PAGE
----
Multivallate hillfort, 70m east of Campville


Heritage Category: Scheduled Monument

List Entry Number: 1011394

Date first listed: 01-Nov-1963

Date of most recent amendment: 06-Aug-1993


Ordnance survey map of Multivallate hillfort, 70m east of Campville
© Crown Copyright and database right 2019. All rights reserved. Ordnance Survey Licence number 100024900.
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This copy shows the entry on 22-Feb-2019 at 18:36:57.


The building or site itself may lie within the boundary of more than one authority.

District: Northumberland (Unitary Authority)

Parish: Harbottle


National Grid Reference: NT 94783 02515

Reasons for Designation

Small multivallate hillforts are defined as fortified enclosures of varying shape, generally between 1 and 5ha in size and located on hilltops. They are defined by boundaries consisting of two or more lines of closely set earthworks spaced at intervals of up to 15m. These entirely surround the interior except on sites located on promontories, where cliffs may form one or more sides of the monument. They date to the Iron Age period, most having been constructed and occupied between the sixth century BC and the mid-first century AD. Small multivallate hillforts are generally regarded as settlements of high status, occupied on a permanent basis. Recent interpretations suggest that the construction of multiple earthworks may have had as much to do with display as with defence. Earthworks may consist of a rampart alone or of a rampart and ditch which, on many sites, are associated with counterscarp banks and internal quarry scoops. Access to the interior is generally provided by one or two entrances, which either appear as simple gaps in the earthwork or inturned passages, sometimes with guardrooms. The interior generally consists of settlement evidence including round houses, four and six post structures interpreted as raised granaries, roads, pits, gullies, hearths and a variety of scattered post and stake holes. Evidence from outside numerous examples of small multivallate hillforts suggests that extra-mural settlement was of a similar nature. Small multivallate hillforts are rare with around 100 examples recorded nationally. Most are located in the Welsh Marches and the south-west with a concentration of small monuments in the north-east. In view of the rarity of small multivallate hillforts and their importance in understanding the nature of settlement and social organisation within the Iron Age period, all examples with surviving archaeological potential are believed to be of national importance.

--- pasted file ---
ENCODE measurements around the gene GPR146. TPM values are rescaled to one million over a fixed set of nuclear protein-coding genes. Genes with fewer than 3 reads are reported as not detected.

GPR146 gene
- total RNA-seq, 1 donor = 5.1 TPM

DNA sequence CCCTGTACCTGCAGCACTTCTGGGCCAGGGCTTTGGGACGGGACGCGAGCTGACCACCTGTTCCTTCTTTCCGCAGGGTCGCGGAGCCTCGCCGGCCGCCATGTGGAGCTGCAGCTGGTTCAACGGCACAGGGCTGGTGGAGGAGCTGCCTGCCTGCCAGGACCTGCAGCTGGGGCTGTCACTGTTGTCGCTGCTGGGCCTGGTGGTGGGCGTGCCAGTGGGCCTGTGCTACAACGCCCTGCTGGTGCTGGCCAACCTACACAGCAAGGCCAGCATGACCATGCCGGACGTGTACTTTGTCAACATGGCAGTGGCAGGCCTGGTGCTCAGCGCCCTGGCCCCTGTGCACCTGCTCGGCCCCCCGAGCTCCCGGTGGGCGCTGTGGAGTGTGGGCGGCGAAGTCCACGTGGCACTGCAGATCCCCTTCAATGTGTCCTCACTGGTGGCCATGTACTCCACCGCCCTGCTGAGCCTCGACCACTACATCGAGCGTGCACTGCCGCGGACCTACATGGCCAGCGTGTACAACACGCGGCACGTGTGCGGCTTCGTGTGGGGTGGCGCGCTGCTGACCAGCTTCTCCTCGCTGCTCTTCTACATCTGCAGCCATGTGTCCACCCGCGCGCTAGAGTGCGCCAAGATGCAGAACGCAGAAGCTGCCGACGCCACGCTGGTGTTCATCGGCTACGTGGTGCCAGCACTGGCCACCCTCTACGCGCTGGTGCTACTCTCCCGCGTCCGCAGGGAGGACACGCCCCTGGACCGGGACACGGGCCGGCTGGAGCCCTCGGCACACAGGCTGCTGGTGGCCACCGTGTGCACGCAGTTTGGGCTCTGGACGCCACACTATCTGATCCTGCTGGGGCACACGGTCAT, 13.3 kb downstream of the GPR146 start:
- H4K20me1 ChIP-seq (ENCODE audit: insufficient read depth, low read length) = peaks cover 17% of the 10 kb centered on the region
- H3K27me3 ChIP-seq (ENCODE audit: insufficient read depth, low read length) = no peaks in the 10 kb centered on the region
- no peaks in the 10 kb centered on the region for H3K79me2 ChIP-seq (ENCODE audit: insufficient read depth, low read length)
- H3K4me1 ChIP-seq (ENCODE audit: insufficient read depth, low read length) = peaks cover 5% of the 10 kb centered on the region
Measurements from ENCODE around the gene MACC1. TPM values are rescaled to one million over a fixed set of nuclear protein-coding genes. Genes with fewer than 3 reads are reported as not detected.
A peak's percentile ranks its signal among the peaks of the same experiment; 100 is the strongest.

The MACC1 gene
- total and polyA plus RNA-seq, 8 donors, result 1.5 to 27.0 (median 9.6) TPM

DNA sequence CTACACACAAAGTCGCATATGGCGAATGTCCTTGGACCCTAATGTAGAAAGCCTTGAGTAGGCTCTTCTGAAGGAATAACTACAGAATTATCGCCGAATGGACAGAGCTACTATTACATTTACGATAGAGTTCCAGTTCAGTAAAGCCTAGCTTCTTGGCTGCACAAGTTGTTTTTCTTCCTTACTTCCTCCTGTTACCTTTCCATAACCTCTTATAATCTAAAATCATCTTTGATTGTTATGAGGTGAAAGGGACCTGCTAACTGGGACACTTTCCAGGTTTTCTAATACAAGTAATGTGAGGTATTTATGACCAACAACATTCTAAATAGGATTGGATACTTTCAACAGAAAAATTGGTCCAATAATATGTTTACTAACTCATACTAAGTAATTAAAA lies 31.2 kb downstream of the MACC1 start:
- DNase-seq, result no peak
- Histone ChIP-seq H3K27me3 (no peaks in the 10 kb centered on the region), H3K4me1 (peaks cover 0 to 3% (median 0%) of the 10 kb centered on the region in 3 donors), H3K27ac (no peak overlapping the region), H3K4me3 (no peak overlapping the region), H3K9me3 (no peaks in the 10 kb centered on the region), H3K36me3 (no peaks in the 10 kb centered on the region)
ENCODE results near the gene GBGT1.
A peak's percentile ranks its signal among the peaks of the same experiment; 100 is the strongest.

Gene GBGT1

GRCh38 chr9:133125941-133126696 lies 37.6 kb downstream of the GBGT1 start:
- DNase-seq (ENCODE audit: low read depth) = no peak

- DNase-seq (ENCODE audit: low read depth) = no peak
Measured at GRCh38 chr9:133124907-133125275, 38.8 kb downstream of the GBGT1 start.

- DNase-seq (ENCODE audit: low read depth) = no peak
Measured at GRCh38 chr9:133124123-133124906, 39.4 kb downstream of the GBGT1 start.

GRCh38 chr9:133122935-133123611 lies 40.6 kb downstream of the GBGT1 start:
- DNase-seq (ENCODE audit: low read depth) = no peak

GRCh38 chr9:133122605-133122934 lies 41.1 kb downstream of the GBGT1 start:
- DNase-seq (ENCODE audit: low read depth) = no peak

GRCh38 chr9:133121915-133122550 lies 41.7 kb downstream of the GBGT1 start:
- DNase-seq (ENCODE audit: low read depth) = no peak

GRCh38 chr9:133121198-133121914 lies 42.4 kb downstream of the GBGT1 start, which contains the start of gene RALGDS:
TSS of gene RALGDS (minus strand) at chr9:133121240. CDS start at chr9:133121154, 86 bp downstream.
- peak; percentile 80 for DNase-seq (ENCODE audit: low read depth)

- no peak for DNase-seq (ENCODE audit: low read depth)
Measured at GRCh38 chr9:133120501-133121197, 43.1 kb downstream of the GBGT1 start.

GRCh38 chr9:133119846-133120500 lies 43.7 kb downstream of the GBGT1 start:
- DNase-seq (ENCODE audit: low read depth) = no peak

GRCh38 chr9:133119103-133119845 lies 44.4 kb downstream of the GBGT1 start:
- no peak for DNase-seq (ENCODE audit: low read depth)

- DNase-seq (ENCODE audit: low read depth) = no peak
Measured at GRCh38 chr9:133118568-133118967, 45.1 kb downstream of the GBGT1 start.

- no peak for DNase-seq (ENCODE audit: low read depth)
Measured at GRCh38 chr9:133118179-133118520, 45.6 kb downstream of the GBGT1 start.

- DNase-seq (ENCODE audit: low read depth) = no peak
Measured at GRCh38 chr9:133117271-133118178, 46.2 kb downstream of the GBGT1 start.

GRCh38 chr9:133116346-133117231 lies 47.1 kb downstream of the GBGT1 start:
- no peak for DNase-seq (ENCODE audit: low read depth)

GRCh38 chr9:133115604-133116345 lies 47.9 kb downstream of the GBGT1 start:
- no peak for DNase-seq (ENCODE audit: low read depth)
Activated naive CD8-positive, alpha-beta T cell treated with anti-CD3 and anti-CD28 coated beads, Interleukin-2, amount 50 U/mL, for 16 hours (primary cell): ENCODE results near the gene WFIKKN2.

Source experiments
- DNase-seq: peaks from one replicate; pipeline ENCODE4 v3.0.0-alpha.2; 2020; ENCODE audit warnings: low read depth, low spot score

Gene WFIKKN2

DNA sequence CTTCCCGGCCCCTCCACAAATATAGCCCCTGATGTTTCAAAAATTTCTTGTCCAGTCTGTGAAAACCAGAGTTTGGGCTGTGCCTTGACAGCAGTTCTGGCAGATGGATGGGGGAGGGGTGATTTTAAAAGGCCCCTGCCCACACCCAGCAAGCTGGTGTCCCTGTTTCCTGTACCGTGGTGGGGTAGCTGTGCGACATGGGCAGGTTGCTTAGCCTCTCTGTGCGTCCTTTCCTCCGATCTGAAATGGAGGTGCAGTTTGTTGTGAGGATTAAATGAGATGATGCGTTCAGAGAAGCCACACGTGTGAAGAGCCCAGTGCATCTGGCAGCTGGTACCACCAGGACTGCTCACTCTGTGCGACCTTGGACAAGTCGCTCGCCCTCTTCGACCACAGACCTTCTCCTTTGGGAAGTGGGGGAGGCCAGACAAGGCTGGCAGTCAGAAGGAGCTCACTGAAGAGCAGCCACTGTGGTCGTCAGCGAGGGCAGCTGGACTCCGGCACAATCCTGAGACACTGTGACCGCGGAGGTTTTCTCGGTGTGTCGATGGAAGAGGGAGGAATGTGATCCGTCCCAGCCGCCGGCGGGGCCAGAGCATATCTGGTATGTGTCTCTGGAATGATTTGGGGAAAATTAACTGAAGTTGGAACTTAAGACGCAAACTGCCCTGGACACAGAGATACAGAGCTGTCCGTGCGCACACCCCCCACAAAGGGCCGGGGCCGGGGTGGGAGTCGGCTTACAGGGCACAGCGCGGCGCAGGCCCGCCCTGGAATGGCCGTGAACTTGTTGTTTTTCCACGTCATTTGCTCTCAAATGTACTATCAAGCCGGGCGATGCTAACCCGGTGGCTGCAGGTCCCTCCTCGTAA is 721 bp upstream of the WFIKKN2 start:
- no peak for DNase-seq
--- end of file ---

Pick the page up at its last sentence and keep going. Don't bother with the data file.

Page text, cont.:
The hillfort at Campville is reasonably well preserved and its semi-circular form is not common in Northumberland. Despite the fact that some of the original area has been destroyed, significant archaeological deposits will survive undisturbed. It will contribute to any study of the nature and extent of prehistoric settlement and activity in the region.


The monument includes a hillfort of Iron Age date situated in a defensive position on an eastern slope above the steep slopes of Dovecrag Burn. The enclosure, originally semi-circular in shape, bounded on the south by the burn, has been partially destroyed by the construction of the settlement at Campville and now only the eastern half is visible. The enclosure is 65m in breadth within three banks and two ditches. The defences are best preserved at the eastern end where the outer bank is 7.5m wide and rises almost 3m above an internal ditch 2m wide. The inner bank measures 6.5m across and is 1.3m high. At the northern end of the fort there is a third, more denuded rampart separated from the inner rampart by a narrow ditch. A wide, original entrance can clearly be seen in the east side of the enclosure.

MAP EXTRACT The site of the monument is shown on the attached map extract.


The contents of this record have been generated from a legacy data system.

Legacy System number: 20949

Legacy System: RSM


NT 90 SW 10,

End of official listing